Why is there so much trouble with marriage? Okay, I don’t have easy answers. But I do have a thought about the societal structure of gender involvement (notice how I dodged the heterosexual versus homosexual issue?). And yes, naysayers, I am divorced. Consider this: Sometimes we learn more about our lives from the mistakes we make than what we do right—whatever “right” or “wrong” happens to be. In any case, I’m not suggesting I’m an authority, I’m suggesting that perhaps I’ve got an idea or two. In other words, if someone is pointing their finger in a particular direction, it might pay to attend to the direction more than the finger itself. So there!
First of all, we can certainly note that the institution of marriage persists, even if a near majority of marriages themselves dissolve. In fact, think about the importance we give the institution of being together, that lost as we might be, we make up incredible stories with little basis in reality, to enable connections to be formally formed. We know those connections are important, but we don’t seem to know how to really create and/or recognize them. Nonetheless, perhaps we marry because we are embracing, more or less, the hope and the promise that our lives will be easier and more fulfilled.
However, most of us are not sure, so when we find someone we can relate to on some deeper level than our normal relationships, and they with us, we may tend to think/feel that’s good enough. But inherent in that assumption is that there still may be another who is better. So, we go forth speaking commitments while retaining options.
I’ve heard it said that we should not marry someone we can live with, but the one we cannot live without. Okay, there are some crucial definitions involved there, but the point is how do we know the latter condition? In the former condition, we may actually commit to work to make the relationship one we cannot live without. In the latter, it already is or the work is completed. Should we wait to marry until it’s the latter condition? I don’t think that necessary. Certainly two people can try and work it out. If they don’t, they don’t. However, the idea that we marry for the rest of our lives is not inherent in the first condition in which we are trying to work it out.
So, how do we have a successful institution of marriage when we expect the couple, by virtue of having married, to just work things out? Given the divorce rate, clearly that approach is not working so well.
Do we expect that dating is the means to decide whether marriage is possible? The problem with dating as a means to work on a relationship is that while it may be recognized by the couple and others, there is no spoken, public acknowledgement. Let’s face it, the public end of it is important or people wouldn’t bother getting married in the first place, they would just live together until a default, of one kind or another, arose. The principle of making a public acknowledgement is to make the commitment public knowledge. This has the effect of making it harder for a couple to claim they really didn’t mean for the relationship to go any further. In other words, a public acknowledgement is an explicit contract that has to be publicly broken. That’s what brings commitment into the light of day.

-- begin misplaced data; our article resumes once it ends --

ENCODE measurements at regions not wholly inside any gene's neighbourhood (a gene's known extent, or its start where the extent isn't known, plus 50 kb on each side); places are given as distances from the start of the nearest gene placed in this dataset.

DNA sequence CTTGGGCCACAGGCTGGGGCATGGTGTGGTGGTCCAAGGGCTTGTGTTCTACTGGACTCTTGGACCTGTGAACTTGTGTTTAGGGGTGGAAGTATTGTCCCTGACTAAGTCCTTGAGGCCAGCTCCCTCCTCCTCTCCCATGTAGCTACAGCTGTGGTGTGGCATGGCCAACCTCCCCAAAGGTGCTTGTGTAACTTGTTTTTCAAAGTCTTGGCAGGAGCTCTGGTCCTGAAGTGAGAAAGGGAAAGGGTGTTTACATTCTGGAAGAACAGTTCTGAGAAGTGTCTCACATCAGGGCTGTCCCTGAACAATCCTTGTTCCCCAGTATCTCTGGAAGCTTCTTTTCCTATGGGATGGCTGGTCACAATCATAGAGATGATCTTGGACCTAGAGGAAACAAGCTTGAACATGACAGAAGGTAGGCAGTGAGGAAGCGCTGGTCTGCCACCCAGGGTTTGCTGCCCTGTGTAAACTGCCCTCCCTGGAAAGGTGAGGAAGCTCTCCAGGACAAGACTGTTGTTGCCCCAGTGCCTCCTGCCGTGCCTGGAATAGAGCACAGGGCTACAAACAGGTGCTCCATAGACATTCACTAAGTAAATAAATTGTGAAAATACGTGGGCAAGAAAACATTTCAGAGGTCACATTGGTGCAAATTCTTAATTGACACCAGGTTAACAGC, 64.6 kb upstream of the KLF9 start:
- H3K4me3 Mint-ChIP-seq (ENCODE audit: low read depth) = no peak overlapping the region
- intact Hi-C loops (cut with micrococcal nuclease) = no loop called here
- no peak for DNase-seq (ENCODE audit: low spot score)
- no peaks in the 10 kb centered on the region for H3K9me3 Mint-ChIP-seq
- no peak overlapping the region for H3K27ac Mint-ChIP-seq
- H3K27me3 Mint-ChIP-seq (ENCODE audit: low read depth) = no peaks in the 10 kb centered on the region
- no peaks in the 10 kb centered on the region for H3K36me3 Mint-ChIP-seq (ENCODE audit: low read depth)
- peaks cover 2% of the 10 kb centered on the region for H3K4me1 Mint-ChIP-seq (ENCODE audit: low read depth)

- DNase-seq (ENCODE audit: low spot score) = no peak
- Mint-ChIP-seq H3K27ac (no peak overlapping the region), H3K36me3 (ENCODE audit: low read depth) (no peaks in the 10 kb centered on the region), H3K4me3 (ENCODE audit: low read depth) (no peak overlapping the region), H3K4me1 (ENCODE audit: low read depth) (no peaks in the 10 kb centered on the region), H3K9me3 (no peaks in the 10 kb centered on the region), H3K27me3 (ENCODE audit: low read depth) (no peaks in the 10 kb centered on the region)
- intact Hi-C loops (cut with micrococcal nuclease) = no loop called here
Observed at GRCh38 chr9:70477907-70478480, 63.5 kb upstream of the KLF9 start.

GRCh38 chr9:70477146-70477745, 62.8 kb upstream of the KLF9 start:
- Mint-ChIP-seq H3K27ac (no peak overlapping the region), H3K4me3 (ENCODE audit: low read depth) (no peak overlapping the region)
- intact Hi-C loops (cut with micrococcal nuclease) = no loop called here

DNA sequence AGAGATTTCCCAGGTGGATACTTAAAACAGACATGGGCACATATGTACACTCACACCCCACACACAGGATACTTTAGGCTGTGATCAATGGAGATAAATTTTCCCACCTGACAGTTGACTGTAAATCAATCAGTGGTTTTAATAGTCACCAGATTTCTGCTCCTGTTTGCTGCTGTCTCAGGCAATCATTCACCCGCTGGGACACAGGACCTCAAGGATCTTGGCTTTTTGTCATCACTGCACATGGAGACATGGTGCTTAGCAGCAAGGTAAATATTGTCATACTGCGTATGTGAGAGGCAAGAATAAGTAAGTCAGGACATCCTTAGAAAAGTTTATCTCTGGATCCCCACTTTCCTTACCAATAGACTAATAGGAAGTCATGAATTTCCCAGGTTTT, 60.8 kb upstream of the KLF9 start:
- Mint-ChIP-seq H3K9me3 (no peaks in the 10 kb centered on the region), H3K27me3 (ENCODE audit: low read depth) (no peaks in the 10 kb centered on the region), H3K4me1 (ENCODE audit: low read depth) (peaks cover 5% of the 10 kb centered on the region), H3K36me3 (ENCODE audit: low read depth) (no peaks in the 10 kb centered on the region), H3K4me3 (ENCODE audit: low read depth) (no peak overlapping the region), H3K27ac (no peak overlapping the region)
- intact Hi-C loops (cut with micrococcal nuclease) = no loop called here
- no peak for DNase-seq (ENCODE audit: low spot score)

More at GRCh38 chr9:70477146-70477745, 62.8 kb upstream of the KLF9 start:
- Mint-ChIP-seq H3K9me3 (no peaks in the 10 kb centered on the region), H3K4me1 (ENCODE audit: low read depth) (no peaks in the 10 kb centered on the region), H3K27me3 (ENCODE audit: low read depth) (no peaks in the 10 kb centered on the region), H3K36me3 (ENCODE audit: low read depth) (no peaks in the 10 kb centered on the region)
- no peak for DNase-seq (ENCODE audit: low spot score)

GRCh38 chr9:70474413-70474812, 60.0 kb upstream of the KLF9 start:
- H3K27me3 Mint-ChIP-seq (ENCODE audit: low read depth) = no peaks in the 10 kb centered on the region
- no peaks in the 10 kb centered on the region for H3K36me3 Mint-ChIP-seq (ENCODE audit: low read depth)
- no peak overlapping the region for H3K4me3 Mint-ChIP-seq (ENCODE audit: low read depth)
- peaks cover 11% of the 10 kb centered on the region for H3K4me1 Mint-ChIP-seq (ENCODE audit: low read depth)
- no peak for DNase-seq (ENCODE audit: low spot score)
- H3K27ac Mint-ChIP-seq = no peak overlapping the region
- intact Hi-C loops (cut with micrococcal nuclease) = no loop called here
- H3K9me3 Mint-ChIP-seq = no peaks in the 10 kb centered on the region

Perhaps we should have two kinds of ceremonies to keep it straight: One is that we are getting together because we think the conditions are ripe to try and get to the end of “ifs.” Let’s call that ceremony “Agreements” or something like it. In this case, dating precedes a public acknowledgement that the couple wishes to now enter into the next step, or the “Agreements.” If “Agreements” works, then the couple has a second ceremony and we’ll call that one “Marriage” in honor of recognizing that the couple has indeed gone beyond “Agreements” and has reached the end of options—they know they are together regardless of what comes up—they are a “we” and it cannot be otherwise.
In such a format, I would suspect that there would likely be lots of “Agreements” that don’t lead to “Marriage.” But I would think there would be far fewer “Marriages” that lead to divorce.
Let’s look at it like we do in going to school: It’s a formal process and by laying the groundwork and proper foundation, we are likely to have a solid structure. Right now, we simply have a structure that allows marriage to be a kind of practice—the kind of practice that is about figuring out if the couple should be married in the first place. It’s a strange institution that grants such a decree when neither the couple nor the society knows if any expertise to succeed exists at all.
If we want the institution of marriage to be sacred, let’s put into place the steps that make it more likely to be sacred. It is not enough to simply say marriage is sacred and then expect people to remain married when they realize they never were in the first place. We cannot force people who are ill equipped and just plain wrong, to stick with something that is of little benefit to anyone. However, we can support the process of marrying by setting up an institution, much like schooling, that helps equip a couple to learn what it takes to surrender, to go to where marriage is freedom born from the end of options.
Hmmm. What about having and raising children? Looks like we’ve got to have yet another institution devoted to helping us be prepared.
All right, we’ve still got to look at what might lead to the necessary surrender to get to the end of relationship “ifs” in the first place. But that’s another musing for another time.